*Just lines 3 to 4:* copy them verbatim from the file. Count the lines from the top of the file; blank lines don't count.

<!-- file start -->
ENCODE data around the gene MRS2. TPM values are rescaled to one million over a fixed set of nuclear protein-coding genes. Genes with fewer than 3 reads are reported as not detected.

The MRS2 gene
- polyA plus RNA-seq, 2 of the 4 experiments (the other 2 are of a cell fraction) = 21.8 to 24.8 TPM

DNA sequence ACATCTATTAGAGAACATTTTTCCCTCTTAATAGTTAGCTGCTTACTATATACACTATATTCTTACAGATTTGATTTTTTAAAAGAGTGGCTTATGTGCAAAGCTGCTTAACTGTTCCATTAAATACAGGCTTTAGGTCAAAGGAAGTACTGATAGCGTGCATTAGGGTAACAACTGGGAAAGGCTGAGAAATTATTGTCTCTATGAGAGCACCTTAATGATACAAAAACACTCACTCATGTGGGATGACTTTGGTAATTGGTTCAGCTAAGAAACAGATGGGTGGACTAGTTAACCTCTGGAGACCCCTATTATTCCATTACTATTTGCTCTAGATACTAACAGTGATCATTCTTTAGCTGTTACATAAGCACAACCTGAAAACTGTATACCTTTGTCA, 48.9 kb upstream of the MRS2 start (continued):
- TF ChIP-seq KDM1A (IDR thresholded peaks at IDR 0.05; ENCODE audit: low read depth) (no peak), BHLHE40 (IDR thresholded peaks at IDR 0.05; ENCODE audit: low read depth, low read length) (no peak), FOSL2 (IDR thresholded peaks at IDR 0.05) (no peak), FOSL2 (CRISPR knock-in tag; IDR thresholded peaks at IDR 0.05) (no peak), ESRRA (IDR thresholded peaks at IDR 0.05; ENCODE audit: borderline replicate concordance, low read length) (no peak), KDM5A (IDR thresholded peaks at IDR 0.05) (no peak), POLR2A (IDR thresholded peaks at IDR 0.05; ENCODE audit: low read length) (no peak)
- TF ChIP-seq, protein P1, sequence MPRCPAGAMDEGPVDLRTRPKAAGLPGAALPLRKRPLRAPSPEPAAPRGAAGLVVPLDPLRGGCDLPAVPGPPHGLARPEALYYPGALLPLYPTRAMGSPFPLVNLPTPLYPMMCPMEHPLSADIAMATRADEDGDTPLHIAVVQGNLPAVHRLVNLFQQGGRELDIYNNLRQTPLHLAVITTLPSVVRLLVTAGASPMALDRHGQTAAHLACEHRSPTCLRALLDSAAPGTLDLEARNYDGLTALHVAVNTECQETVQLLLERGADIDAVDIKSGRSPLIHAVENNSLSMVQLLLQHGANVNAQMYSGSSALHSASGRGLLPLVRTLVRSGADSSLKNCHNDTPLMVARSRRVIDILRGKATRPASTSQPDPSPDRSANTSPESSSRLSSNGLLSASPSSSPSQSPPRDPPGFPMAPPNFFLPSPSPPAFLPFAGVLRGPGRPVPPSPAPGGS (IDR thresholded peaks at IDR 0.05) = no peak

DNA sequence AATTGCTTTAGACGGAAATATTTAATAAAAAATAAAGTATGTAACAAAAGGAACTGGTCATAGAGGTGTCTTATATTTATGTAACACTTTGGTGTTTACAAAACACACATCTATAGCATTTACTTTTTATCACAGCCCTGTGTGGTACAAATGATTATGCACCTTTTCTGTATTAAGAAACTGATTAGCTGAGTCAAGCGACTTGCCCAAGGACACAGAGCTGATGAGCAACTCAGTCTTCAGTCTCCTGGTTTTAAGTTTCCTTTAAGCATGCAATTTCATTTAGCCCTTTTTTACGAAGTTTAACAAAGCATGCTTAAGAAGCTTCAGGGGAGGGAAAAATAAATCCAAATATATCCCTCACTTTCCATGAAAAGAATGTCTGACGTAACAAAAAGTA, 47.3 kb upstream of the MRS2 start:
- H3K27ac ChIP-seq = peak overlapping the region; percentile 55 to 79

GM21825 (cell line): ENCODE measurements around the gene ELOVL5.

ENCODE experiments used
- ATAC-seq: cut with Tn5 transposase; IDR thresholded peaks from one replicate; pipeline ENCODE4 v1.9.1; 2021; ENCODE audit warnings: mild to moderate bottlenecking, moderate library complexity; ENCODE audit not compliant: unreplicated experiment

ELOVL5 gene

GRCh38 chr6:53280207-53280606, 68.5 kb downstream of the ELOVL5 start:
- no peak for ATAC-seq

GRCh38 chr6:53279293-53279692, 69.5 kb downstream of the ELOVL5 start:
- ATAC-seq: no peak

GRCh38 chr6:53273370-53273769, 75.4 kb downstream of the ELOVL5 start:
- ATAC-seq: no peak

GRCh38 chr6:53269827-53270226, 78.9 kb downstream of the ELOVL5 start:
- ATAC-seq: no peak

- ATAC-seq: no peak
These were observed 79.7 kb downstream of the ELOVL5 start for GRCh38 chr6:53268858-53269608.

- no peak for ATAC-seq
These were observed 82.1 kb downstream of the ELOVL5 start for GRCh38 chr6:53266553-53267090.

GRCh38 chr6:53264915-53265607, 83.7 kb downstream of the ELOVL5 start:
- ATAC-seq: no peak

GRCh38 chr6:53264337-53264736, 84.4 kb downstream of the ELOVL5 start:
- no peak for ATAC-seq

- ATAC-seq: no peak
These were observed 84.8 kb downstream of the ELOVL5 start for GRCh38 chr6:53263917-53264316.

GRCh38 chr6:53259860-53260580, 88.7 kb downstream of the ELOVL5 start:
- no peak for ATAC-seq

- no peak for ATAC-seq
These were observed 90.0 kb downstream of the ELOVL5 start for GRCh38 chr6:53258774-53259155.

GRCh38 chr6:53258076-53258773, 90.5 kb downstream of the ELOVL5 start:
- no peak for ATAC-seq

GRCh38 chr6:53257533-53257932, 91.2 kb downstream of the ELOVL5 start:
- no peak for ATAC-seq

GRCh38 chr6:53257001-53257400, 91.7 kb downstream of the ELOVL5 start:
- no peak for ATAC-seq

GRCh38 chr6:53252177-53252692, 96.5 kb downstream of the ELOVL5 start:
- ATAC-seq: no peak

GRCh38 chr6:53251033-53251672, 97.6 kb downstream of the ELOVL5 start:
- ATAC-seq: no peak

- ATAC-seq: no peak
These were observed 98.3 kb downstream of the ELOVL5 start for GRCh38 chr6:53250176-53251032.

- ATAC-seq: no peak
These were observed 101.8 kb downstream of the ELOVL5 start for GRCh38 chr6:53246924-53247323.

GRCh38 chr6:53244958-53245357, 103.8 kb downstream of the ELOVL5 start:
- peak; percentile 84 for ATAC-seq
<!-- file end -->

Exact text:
- polyA plus RNA-seq, 2 of the 4 experiments (the other 2 are of a cell fraction) = 21.8 to 24.8 TPM

DNA sequence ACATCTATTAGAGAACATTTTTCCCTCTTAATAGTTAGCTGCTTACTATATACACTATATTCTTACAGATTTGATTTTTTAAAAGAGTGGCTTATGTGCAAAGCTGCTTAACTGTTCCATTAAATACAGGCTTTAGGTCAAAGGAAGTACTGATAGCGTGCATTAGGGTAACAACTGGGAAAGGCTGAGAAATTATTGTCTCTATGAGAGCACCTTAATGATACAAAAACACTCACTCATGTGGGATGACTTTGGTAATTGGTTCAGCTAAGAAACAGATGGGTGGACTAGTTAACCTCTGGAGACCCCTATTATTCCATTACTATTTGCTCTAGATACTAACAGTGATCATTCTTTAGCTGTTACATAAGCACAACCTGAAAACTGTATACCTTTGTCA, 48.9 kb upstream of the MRS2 start (continued):